The global environment that characterizes the business world today has pointed out the importance of developing strategies that go beyond the geographical boundaries of one country. Nowadays, it is not uncommon to see a company that develops a new product in the U.S., manufactures it in Asia and sells it in Europe.
The world is becoming a marketplace, not only for selling, but also for buying. Wage rate differentials, expanding foreign markets, faster information technologies and improved transportation are breaking down barriers of time and space between countries, forcing companies to take a global dimension. Competing, and most importantly, being successful in this “new” world requires a different approach.
As mentioned by General Electric (GE) Chairman and CEO Jeff Immelt at Georgetown University on May 4, when he joined GE in 1982, 80 percent of revenue was in the United States. In 2017, nearly 70 percent of revenue will be global. They have customers in 180 countries and their exports exceed $20 billion.
General Electric's U.S. workers earn high wages because they make leadership products that are sold around the world. “Globalization has made us become more efficient, more competitive,” Immelt said.
The essential question then becomes, 'What makes some companies more successful than others?' The definition of global supply chains is at the core of the answer, i.e., who makes what and where it is made become critical factors in determining how efficiently an iPhone reaches the end user.
Global supply chains are the response to the increasing integration of international markets, as firms try to remain competitive. More importantly, the battlefield is changing from “my company” against “your company” to “my supply chain” against “your supply chain.” As many say, we are competing with everyone from everywhere for everything!
Therefore, the basic premise that politics and business are not related is fundamentally wrong. It is impossible to isolate the optimization of business performance, such as cost, quality and productivity from the externalities imposed by government policies, such as taxes, regulation and protection. That explains why supply chains are so extended for just about any business you can imagine.
A company like Apple involves hundreds of suppliers around the world. A typical iPhone travels the world before reaching final customers. The constant struggle of offshoring and reshoring is part of the continuous search for the ideal balance between business and politics. It is myopic to assume that companies make drastic decisions overnight. Changes respond to strategic decisions where multiple trade-offs are evaluated.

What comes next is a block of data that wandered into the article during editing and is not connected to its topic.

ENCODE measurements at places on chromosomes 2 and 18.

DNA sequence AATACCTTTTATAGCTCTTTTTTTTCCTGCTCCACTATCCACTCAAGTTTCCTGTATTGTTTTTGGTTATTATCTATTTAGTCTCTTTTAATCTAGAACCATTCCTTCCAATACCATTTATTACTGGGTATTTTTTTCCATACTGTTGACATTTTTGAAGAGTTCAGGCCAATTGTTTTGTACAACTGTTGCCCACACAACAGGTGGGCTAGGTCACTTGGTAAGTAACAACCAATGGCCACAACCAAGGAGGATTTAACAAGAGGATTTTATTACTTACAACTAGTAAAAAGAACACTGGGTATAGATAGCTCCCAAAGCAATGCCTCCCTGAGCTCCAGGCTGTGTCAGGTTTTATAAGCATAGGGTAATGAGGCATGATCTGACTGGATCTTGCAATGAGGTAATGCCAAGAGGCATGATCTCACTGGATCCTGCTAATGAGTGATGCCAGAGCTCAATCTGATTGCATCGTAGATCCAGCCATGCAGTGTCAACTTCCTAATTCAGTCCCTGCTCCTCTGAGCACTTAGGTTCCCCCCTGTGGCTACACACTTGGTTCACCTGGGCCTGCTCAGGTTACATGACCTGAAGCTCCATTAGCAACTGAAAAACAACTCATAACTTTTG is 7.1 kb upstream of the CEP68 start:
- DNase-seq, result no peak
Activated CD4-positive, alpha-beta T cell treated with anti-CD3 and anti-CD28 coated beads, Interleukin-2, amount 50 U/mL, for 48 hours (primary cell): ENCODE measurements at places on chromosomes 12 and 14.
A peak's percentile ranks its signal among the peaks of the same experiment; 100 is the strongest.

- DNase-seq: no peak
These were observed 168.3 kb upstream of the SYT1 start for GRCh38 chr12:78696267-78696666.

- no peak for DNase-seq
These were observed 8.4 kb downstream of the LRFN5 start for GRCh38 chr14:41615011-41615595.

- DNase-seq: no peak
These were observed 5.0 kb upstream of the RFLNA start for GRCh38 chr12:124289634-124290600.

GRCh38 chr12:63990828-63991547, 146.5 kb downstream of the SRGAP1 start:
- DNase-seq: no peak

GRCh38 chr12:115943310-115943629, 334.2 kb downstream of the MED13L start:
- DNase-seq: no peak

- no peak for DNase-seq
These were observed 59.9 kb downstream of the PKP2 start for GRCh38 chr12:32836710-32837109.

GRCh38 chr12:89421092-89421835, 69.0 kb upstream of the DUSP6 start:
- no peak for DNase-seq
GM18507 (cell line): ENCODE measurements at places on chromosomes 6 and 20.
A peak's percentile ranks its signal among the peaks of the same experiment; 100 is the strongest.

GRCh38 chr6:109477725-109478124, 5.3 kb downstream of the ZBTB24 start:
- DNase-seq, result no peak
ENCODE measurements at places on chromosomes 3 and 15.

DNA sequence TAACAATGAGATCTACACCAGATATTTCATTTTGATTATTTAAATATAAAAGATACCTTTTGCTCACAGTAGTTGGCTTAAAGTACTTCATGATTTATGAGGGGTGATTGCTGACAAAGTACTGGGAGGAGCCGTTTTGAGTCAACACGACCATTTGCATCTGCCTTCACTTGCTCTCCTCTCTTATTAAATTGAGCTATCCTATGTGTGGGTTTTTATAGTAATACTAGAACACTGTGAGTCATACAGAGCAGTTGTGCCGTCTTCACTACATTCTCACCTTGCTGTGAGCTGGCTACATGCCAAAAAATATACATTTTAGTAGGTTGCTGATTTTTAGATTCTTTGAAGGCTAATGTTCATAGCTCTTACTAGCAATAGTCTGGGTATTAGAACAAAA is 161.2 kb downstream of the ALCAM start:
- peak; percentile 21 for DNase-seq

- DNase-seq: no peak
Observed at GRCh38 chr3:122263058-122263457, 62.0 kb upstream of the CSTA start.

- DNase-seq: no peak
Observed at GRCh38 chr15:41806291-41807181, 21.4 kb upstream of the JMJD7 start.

In research, I recently helped conduct with the Global Supply Chain Benchmark Study Consortium, we found companies are currently restructuring their global production footprints. Most firms engage in offshoring; reshoring does occur but seldom for corrective reasons. Firms localize production in developed economies and use developing economies as production hubs. This explains many of the trends we see with Apple's latest announcement.
Apple is not inexperienced in creating U.S. jobs. According to the plan, Apple is launching a $1 billion fund to invest in U.S.-based advanced manufacturing companies. This is consistent with the company’s recent strategies.
Apple has already created 2 million jobs in the United States. According to CEO Tim Cook, Apple has employed workers in all 50 states, boasting 80,000 company workers in areas like research and development, customer support, Apple stores and financial services.
In addition to Apple, the companies affiliated with its supply chain contribute to providing U.S. jobs. As reported by Cook, U.S.-based suppliers, such as Corning, which provides glass for the iPhone and iPad, and 3M, which creates adhesive materials for Apple, add an additional 450,000 jobs.
It is tempting to argue that Apple is responding to political pressure. I believe the response is more in line with the challenges companies face managing complex supply chains. As our research demonstrates, changes in supply chains are not decided overnight. They are more the response of a solid strategy developed over time.
This is not a public relations move designed to get the federal government off their backs. The challenge is to decide what and how to outsource in order to maintain control over key elements that provide the core competence.
Many leading companies have realized that it is worthwhile investing to make sure offshoring and reshoring are properly executed and that they positively influence product development costs, inventory levels, after-sales service and the fulfillment of customer demand.
Is the political pressure tweaking the long-term strategy? No doubt, but it is definitely not the main driver. The amount and complexity of the “real” linkages in the existing global supply chains “trump” over public relations pressures.
Ricardo Ernst is a professor of operations and global logistics at Georgetown University’s McDonough School of Business.
The views expressed by contributors are their own and not the views of The Hill.